Diana Salgado Huicochea watched online as the University of Portland choir offered a patched together rendition of “O God Beyond all Praising.”

The same hymn had rung out at freshman orientation almost four years earlier. It was supposed to be part of the baccalaureate Mass last month, when U.P. seniors like Salgado Huicochea would utter prayers of thanks and hope. But Mass and commencement had to be held online because of coronavirus.

“It was weird and difficult,” she recalled. “You didn’t even have time to say goodbye to your friends. The whole world was changing around you.”

Salgado Huicochea’s faith kept her from being too disappointed. Jesus, she realized, taught that we must act for the common good.

The hardest part was that her mother had invited relatives from Mexico to attend the ceremony. But everyone watched online. When Salgado Huicochea’s photo popped onto the screen, fervent cheers came from two countries.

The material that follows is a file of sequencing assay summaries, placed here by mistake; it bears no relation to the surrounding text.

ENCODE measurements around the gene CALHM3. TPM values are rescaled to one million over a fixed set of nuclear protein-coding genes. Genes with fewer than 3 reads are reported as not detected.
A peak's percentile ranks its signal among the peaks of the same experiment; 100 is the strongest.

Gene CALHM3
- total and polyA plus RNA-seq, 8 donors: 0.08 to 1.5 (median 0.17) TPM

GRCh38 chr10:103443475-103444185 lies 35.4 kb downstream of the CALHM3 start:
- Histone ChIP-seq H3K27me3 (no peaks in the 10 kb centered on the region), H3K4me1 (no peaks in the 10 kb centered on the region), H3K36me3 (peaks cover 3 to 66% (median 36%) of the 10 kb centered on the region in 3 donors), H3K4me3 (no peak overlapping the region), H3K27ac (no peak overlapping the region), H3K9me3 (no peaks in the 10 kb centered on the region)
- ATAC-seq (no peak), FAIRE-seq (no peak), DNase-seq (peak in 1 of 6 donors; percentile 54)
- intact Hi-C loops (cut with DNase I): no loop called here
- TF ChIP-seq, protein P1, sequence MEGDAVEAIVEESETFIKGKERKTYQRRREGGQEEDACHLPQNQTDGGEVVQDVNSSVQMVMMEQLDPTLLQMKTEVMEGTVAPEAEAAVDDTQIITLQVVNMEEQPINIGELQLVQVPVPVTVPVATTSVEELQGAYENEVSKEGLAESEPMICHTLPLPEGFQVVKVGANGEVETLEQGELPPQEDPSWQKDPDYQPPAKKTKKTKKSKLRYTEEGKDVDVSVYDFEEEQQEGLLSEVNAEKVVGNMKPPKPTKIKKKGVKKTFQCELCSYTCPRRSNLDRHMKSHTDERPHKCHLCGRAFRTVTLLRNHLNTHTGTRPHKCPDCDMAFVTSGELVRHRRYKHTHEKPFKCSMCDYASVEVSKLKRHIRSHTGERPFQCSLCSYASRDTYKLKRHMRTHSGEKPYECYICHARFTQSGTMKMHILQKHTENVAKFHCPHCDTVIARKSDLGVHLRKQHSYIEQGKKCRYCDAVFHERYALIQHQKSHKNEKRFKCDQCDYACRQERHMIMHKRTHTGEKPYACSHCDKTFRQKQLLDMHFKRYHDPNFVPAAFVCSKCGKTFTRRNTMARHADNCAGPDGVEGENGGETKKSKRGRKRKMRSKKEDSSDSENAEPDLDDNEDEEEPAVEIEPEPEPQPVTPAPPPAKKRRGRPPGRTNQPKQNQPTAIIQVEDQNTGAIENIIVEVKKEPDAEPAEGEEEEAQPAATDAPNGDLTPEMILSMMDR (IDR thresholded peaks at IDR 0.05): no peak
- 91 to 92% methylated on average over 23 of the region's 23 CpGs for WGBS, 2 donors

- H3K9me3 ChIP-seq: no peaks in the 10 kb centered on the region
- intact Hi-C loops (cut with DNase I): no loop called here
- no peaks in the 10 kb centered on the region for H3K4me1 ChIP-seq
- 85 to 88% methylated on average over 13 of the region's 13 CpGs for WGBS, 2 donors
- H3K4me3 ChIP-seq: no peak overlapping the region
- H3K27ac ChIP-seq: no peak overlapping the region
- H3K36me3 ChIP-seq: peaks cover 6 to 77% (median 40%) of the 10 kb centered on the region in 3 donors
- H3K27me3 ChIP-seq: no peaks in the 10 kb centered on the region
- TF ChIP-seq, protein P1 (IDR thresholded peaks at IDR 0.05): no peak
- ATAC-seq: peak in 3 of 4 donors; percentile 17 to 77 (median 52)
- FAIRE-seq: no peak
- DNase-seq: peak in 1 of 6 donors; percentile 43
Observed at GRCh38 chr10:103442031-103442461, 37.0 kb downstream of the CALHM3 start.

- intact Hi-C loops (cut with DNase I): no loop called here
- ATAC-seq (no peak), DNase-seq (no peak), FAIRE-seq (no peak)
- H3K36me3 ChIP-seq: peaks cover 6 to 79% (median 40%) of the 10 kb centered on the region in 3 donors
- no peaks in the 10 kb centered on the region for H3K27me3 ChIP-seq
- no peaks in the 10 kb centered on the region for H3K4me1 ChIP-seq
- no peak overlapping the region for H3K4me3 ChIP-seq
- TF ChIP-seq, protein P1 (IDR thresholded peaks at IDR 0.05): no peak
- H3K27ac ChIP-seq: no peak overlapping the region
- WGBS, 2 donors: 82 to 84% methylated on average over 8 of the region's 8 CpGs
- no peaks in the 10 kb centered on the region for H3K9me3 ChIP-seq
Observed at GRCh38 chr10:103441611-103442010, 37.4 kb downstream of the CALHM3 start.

Salgado Huicochea, a sacristan at the university chapel, had felt sad before graduation. Max, the chihuahua mix she grew up with, had just died. Just a few days before, she had dressed the dog up in her cap and gown. The chain of events offered a lesson that pain and joy are unscripted.

She grew up attending St. Anne Parish and Reynolds High School in Southeast Portland and had been offered full rides elsewhere. But she wanted a small college where she could exercise her faith. U.P.’s tuition seemed out of reach, but the school added to financial aid until her prayers were answered.

Salgado Huicochea planned on medical school, and may still go that direction, but theology grabbed her. She will begin a master’s degree through Notre Dame in the fall, serving in a parish simultaneously.

“I thought maybe I could be a doctor of body and soul,” she said.

— Ed Langlois